This Week’s Recipe: Red Lentil Soup with Lime
Posted November 25, 2010on:
Happy Thanksgiving to fellow Americans! I’m not big on turkey, myself, and always eat “non-traditionally” on this holiday, so I thought I’d offer my turkey day alternative. Last week, fellow Seattle foodie (and fellow Pilates instructor! and fellow Brooke!) La Femme commented that lentil soup kept her warm and toasty in the winter. That reminded me of this lentil soup variation—definitely different, mildly acidic, and definitely fantastic! From the first time I made it, I fell in love!
Per cookbook author Deborah Madison’s suggestion, I served this over basmati rice, to give the soup more body. She also suggests adding pieces of pita that have been sautéed in olive oil until crisp—doesn’t that sound great!
Red Lentil Soup with Lime
from Vegetarian Cooking for Everyone
2 c red lentils, picked over and rinsed
1 tbsp turmeric
4 tbsp butter
1 large onion, finely diced (about 2 c)
2 tsp ground cumin
1 ½ tsp mustard seeds (or 1 tsp ground mustard)
1 bunch chopped cilantro
Juice of 3 limes (or to taste)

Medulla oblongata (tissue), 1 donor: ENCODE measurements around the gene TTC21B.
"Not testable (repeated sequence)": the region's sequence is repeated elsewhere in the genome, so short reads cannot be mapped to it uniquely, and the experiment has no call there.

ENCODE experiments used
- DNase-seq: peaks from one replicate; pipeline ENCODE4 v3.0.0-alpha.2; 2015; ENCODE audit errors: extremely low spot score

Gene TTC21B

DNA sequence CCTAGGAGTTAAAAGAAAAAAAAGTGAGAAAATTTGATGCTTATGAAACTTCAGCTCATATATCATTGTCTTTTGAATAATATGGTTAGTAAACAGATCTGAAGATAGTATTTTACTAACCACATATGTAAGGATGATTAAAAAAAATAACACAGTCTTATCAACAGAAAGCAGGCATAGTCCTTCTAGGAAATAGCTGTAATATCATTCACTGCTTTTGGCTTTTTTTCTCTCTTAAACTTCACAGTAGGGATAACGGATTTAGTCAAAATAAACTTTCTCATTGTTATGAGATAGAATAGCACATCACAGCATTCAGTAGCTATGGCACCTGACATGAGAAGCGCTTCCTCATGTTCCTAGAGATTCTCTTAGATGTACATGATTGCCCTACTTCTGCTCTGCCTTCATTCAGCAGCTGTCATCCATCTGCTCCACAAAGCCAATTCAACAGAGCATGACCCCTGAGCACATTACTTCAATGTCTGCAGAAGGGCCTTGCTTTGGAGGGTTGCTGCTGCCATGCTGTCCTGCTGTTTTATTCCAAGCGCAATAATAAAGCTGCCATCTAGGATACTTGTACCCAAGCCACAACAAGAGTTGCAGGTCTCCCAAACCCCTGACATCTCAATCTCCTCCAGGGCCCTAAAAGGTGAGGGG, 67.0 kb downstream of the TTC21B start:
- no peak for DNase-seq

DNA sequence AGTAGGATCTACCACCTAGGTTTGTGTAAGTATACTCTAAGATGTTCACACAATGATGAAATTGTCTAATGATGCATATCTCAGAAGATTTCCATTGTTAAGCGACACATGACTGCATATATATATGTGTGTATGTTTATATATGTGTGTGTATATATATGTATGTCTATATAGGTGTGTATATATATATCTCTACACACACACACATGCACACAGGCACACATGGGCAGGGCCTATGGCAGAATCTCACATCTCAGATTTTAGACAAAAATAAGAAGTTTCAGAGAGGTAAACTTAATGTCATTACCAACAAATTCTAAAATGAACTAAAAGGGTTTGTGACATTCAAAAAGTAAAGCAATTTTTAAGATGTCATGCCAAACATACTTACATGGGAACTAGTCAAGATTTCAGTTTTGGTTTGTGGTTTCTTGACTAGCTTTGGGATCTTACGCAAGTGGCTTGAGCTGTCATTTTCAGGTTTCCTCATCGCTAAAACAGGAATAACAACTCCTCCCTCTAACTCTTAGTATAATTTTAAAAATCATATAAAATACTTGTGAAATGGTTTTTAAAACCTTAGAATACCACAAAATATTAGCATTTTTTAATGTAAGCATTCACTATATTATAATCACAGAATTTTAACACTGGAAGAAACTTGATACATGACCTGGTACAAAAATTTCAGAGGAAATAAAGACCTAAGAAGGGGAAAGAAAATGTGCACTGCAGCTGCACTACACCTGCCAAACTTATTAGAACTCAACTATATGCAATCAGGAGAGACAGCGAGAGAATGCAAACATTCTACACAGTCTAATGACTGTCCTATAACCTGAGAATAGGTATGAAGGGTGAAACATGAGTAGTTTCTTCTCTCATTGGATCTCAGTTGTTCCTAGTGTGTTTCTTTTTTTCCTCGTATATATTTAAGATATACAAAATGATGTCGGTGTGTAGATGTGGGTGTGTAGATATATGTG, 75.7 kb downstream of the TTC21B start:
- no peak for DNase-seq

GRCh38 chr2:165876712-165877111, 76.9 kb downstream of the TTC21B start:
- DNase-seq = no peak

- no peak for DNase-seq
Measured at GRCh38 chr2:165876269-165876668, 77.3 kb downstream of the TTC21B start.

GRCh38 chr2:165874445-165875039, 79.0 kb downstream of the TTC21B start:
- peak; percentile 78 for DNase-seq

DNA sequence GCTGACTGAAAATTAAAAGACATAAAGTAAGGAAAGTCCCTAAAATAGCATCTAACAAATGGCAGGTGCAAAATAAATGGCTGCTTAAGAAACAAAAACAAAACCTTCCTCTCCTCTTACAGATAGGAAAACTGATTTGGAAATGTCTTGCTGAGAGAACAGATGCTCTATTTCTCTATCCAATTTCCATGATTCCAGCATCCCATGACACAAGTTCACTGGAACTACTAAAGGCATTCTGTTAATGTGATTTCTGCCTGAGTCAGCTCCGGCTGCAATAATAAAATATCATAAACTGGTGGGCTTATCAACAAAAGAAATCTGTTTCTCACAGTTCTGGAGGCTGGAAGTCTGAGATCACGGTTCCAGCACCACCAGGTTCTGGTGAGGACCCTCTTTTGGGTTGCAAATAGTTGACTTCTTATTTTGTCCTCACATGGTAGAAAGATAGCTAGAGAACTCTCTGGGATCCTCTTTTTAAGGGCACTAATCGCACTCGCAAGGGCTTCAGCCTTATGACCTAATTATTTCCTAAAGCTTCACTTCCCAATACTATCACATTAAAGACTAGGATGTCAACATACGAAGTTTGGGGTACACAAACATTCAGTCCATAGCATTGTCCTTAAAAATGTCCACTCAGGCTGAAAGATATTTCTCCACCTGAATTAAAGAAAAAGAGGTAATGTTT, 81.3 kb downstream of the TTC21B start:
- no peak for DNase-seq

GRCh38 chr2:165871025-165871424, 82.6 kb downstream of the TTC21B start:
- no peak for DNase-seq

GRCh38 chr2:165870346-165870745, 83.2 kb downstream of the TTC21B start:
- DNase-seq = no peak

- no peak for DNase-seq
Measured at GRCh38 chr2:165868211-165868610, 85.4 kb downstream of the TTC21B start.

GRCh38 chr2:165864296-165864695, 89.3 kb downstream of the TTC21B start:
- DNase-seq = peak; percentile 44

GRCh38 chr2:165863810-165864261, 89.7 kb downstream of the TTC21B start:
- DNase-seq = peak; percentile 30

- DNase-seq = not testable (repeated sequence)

1 large bunch spinach leaves, chopped into small pieces
1 c cooked rice
4-6 tbsp yogurt
1. Put the lentils in a soup pot with 2 ½ qts water, then the turmeric, 1 tbsp of the butter, and 1 tbsp salt. Bring to a boil, then lower the heat and simmer, covered, until the lentils are soft and falling apart, about 20 minutes. Puree for a smooth and nicer-looking soup, if desired.
2. While the soup is cooking, prepare the onion flavoring: In a medium skillet over low heat, cook the onion in 2 tbsp of the remaining butter with the cumin and mustard, stirring occasionally. When soft, about the time the lentils are cooked or after 15 minutes, add the cilantro and cook for a minute more. Add the onion mixture to the soup, then add the juice of two limes. Taste, then add more if needed to bring up the flavors. The soup should be a tad sour.
3. Just before serving, add the last tbsp of butter to a wide skillet. When foamy, add the spinach, sprinkle with salt, and cook just long enough to wilt. If the rice is warm, place a spoonful in each bowl. If it’s leftover rice, add it to the soup and let it heat through for a minute. Serve the soup, divide the spinach among the bowls, and swirl in a spoonful of yogurt.
I tell ya, this is great stuff, especially if you like the slightly sour like I do!!! And even if you aren’t celebrating a food-engorging four-day weekend, this is great comfort food on a chilly day.
Chilly? Yep, I’m sure Seattle has made national news. My Seattle suburb got down to 9 degrees last night, and my 50-mile roundtrip airport run on Monday took 8 ½ hours… never thought I’d spend the equivalent of a workday in a car, in such a small radius! I hope it’s over, now…… (and I hope LaFemme got to Tucson!)
Are you all celebrating Thanksgiving traditionally, or non-traditionally?